The Onset of COVID-19

Early Warnings

In December 2019 and January 2020, a novel coronavirus spreading through Wuhan, China began to make global headlines.

In February, Helena began to receive warnings from Members including Justin Lewis-Weber and Daniel Schmachtenberger, who drew attention to the disease’s potential for exponential spread. Early analysis indicated that the risk was under-appreciated, particularly as statistics from the Diamond Princess and Northern Italy outbreaks suggested that the coronavirus’ case fatality rate could hit 1-2% with a functioning hospital system, and get as high as 8-10% during an ICU-overwhelm scenario.

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A now globally circulated visualization of the novel coronavirus, created by the Centers of Disease Control and Prevention (CDC)

In early March, Helena Members began reaching out asking for assistance with getting medical supplies to hospitals. As the pandemic began to spread, global demand for PPE rocketed upwards, and hospitals were caught off guard.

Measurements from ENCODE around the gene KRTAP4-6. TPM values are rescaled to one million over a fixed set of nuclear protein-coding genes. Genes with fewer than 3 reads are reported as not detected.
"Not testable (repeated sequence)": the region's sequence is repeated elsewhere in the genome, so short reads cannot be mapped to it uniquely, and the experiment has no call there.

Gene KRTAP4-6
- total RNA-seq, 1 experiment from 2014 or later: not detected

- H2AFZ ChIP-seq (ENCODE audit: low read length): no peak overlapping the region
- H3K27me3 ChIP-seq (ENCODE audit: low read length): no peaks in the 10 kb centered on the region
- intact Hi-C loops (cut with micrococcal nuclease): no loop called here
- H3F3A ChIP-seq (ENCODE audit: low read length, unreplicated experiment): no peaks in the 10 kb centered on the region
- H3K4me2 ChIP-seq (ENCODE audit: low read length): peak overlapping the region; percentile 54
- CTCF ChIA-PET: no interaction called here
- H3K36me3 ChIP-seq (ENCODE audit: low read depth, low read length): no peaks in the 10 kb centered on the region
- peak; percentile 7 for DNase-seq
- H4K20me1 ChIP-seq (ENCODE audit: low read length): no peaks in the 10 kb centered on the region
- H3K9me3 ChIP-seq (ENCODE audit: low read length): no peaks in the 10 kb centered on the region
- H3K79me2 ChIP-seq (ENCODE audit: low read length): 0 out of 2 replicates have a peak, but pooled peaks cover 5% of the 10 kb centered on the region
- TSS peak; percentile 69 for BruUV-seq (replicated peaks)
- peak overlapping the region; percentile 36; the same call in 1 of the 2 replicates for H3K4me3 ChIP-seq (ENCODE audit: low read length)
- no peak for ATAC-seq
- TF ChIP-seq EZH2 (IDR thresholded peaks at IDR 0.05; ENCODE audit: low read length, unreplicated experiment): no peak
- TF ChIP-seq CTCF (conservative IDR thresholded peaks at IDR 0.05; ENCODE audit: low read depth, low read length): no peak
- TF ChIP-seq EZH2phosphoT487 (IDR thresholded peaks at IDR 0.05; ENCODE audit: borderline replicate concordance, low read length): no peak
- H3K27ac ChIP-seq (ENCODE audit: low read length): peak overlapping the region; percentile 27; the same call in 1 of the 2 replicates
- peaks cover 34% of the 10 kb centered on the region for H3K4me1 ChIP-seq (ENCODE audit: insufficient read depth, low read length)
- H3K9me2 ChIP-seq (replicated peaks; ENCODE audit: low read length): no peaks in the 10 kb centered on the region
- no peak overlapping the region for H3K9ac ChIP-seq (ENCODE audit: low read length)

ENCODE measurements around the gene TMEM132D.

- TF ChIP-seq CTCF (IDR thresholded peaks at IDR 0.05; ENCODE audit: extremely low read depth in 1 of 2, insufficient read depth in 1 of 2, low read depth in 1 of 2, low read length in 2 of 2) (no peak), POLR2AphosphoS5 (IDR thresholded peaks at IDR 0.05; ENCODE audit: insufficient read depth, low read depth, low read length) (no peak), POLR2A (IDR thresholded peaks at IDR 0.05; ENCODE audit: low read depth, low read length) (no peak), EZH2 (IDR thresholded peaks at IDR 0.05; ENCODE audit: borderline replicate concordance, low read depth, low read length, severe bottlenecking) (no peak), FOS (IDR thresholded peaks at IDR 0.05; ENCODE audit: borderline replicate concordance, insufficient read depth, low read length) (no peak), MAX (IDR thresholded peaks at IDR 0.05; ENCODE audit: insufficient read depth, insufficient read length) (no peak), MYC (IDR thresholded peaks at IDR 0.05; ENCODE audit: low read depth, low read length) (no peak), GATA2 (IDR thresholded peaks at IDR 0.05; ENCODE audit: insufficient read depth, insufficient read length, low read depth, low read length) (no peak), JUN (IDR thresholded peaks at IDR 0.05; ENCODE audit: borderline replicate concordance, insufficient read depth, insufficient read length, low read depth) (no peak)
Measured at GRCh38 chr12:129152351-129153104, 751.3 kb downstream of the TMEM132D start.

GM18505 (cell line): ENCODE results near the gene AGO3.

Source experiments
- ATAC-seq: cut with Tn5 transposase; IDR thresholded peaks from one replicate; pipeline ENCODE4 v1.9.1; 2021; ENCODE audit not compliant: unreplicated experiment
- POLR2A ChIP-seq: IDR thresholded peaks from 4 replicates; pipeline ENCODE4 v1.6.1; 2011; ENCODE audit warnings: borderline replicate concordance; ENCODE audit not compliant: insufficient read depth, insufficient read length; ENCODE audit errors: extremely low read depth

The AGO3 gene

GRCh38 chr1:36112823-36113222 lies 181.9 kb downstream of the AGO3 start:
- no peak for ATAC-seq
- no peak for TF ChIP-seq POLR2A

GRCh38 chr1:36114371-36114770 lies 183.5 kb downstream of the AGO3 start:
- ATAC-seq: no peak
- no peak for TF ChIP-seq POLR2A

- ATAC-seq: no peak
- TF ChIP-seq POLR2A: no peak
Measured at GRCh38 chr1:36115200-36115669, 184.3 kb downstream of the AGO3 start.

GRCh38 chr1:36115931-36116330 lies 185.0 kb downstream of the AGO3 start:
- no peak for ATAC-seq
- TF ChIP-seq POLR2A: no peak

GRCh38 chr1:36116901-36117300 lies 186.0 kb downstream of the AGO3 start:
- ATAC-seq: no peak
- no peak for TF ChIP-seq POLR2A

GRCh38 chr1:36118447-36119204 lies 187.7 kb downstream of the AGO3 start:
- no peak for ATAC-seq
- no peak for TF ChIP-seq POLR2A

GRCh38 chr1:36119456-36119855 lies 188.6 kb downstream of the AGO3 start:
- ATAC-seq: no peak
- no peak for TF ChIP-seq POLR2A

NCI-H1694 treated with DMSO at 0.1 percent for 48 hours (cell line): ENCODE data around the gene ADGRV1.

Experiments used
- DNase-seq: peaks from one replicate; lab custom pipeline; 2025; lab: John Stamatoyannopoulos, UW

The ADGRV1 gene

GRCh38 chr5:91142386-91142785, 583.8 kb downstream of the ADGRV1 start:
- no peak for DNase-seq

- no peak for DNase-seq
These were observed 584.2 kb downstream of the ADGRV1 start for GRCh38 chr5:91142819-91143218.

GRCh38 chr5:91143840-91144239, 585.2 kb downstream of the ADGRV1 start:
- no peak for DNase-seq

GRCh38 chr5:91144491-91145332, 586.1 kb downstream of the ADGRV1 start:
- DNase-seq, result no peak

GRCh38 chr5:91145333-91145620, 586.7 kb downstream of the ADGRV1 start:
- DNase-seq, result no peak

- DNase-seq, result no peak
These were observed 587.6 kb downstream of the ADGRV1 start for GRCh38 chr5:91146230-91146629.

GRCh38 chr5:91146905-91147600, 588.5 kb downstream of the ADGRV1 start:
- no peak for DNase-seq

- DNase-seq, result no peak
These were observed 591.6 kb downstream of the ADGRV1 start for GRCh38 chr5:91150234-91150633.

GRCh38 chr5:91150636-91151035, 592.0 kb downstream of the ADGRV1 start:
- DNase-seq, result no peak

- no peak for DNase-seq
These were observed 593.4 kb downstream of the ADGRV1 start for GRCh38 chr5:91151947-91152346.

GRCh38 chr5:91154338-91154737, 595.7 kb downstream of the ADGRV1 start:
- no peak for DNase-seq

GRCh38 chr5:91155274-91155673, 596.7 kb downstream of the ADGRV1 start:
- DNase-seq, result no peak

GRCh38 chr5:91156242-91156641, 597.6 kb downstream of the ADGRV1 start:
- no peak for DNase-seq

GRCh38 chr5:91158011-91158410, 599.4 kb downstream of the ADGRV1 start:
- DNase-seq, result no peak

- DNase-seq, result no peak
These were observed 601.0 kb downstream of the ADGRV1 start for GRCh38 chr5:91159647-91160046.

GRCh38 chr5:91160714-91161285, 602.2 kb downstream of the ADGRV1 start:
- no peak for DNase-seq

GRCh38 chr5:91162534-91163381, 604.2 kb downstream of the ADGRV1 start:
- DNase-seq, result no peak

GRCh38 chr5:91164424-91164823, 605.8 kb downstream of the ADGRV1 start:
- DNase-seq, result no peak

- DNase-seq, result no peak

In response, Helena began searching for stockpiles of PPE or distributors with close manufacturer relationships. Within 24 hours, we had located more than enough supplies to fill the demand we’d been contacted about – and proceeded to connect the two parties — hospital purchasing departments and PPE suppliers — directly.

Hospitals were moving too slowly - committed to outdated best practices for purchasing that made sense in the normal world, but not in a crisis.

Unfortunately, hours and days went by. While supplies of PPE at the hospitals continued to run desperately short, no transactions were executed. Hospitals were moving too slowly – committed to outdated best practices for purchasing that made sense in the normal world, but not in a crisis. For every box of masks or gloves, suppliers suddenly had dozens, even hundreds of buyers. Insisting on examining samples, paying after receiving delivery (as opposed to before), and other precautionary steps meant getting shut out of the market. Worst of all, hospitals were often being outbid by profiteers ready to pay cash immediately, hold masks or gowns in a warehouse for a few days or weeks, and then flip for a profit as prices continued to rise.

First Actions